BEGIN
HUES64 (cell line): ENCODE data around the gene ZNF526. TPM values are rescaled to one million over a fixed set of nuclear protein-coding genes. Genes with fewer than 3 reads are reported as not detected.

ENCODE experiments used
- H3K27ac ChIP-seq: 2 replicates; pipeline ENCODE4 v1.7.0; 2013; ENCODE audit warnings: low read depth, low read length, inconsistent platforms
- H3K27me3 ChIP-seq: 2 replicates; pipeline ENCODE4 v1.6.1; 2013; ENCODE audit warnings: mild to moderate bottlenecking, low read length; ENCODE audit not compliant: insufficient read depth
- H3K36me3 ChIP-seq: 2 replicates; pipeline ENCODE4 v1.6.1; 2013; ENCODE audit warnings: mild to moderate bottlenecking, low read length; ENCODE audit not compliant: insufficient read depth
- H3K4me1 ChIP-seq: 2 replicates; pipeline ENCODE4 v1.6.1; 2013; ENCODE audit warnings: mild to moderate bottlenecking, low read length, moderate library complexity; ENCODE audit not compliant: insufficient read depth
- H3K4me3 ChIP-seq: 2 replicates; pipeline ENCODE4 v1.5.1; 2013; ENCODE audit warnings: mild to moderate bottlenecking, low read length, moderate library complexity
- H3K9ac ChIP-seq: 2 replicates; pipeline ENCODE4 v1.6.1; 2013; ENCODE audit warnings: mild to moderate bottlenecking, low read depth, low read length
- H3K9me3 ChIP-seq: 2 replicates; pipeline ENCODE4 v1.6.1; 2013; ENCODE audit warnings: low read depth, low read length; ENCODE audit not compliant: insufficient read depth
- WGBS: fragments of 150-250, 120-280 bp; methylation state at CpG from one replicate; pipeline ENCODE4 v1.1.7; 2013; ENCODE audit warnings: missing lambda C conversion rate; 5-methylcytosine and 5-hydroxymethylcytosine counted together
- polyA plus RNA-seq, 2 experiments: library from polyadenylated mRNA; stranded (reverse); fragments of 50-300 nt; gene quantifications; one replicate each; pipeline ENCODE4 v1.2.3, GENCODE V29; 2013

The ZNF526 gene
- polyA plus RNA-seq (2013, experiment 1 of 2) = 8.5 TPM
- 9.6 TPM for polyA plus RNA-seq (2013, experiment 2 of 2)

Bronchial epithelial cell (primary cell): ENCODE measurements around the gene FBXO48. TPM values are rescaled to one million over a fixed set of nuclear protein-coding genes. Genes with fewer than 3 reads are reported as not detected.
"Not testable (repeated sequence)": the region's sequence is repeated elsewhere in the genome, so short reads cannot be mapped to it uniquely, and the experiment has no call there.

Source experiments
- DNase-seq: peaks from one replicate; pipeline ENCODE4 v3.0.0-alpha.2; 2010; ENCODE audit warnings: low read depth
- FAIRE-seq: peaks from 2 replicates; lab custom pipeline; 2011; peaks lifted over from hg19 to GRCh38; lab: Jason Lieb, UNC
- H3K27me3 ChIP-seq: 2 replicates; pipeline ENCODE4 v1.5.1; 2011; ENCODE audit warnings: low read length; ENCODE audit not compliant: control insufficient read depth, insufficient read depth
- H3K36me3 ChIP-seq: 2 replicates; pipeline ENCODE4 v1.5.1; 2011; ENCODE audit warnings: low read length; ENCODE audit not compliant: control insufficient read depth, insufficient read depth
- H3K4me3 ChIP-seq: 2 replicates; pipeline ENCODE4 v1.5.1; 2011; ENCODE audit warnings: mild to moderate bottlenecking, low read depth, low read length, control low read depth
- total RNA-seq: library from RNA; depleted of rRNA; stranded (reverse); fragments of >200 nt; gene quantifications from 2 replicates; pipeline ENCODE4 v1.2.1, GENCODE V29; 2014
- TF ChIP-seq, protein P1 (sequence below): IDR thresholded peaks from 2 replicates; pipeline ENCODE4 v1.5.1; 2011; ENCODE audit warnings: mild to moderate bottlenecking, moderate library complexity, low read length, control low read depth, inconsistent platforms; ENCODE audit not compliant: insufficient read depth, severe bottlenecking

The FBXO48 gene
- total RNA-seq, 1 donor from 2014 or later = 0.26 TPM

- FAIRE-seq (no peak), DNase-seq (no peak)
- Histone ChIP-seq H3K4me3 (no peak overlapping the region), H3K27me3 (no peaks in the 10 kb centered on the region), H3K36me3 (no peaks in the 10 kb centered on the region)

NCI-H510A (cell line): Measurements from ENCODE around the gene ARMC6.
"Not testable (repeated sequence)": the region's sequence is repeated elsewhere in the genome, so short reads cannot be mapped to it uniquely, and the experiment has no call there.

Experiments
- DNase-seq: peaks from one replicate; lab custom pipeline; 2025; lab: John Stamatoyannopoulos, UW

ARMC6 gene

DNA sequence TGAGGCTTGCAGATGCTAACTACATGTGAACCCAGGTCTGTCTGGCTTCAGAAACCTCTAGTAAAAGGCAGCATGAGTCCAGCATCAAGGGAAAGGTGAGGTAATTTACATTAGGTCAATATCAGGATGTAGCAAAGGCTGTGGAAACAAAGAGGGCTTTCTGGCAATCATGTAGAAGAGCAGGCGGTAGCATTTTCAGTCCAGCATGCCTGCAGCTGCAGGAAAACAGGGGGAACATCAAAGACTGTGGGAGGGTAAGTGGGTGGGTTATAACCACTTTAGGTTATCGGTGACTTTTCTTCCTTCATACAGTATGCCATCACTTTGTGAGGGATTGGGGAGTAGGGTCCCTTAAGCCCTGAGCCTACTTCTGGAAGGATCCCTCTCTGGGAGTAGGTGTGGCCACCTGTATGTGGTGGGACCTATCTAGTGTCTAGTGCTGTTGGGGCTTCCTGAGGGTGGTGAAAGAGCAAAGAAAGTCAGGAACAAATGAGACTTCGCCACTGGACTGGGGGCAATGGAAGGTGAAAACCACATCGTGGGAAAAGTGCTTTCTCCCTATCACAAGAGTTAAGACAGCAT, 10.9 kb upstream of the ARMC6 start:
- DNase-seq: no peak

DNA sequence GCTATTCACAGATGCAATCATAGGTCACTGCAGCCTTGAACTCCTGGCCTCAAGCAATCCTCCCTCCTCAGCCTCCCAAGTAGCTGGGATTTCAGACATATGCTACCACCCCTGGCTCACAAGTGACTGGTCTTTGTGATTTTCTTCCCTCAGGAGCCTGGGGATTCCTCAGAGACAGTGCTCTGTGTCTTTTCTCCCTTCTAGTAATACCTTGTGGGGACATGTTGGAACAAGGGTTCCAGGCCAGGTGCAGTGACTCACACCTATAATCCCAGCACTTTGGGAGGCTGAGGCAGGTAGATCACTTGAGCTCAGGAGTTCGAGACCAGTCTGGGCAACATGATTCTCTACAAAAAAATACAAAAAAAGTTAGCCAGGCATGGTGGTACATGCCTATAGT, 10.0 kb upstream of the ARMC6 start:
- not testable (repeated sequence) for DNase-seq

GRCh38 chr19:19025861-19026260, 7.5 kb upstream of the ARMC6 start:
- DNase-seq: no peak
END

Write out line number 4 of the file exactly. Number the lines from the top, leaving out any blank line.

- H3K27me3 ChIP-seq: 2 replicates; pipeline ENCODE4 v1.6.1; 2013; ENCODE audit warnings: mild to moderate bottlenecking, low read length; ENCODE audit not compliant: insufficient read depth